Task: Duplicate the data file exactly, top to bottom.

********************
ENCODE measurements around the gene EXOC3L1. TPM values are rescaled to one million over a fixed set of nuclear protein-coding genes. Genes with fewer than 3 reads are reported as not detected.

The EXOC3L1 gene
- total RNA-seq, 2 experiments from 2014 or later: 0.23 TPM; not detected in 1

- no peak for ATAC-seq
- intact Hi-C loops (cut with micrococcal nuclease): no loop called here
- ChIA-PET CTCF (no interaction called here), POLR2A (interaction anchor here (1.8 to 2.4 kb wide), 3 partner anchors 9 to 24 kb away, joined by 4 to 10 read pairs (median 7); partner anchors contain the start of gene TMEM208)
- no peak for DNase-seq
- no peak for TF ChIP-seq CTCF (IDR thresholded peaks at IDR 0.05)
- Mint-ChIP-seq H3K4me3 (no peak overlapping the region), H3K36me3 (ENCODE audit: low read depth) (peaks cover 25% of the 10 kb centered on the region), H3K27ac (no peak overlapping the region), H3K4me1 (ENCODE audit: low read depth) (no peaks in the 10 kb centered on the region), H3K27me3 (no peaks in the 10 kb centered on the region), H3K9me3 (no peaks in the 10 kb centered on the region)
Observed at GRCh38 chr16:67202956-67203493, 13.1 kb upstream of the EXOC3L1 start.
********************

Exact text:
ENCODE measurements around the gene EXOC3L1. TPM values are rescaled to one million over a fixed set of nuclear protein-coding genes. Genes with fewer than 3 reads are reported as not detected.

The EXOC3L1 gene
- total RNA-seq, 2 experiments from 2014 or later: 0.23 TPM; not detected in 1

- no peak for ATAC-seq
- intact Hi-C loops (cut with micrococcal nuclease): no loop called here
- ChIA-PET CTCF (no interaction called here), POLR2A (interaction anchor here (1.8 to 2.4 kb wide), 3 partner anchors 9 to 24 kb away, joined by 4 to 10 read pairs (median 7); partner anchors contain the start of gene TMEM208)
- no peak for DNase-seq
- no peak for TF ChIP-seq CTCF (IDR thresholded peaks at IDR 0.05)
- Mint-ChIP-seq H3K4me3 (no peak overlapping the region), H3K36me3 (ENCODE audit: low read depth) (peaks cover 25% of the 10 kb centered on the region), H3K27ac (no peak overlapping the region), H3K4me1 (ENCODE audit: low read depth) (no peaks in the 10 kb centered on the region), H3K27me3 (no peaks in the 10 kb centered on the region), H3K9me3 (no peaks in the 10 kb centered on the region)
Observed at GRCh38 chr16:67202956-67203493, 13.1 kb upstream of the EXOC3L1 start.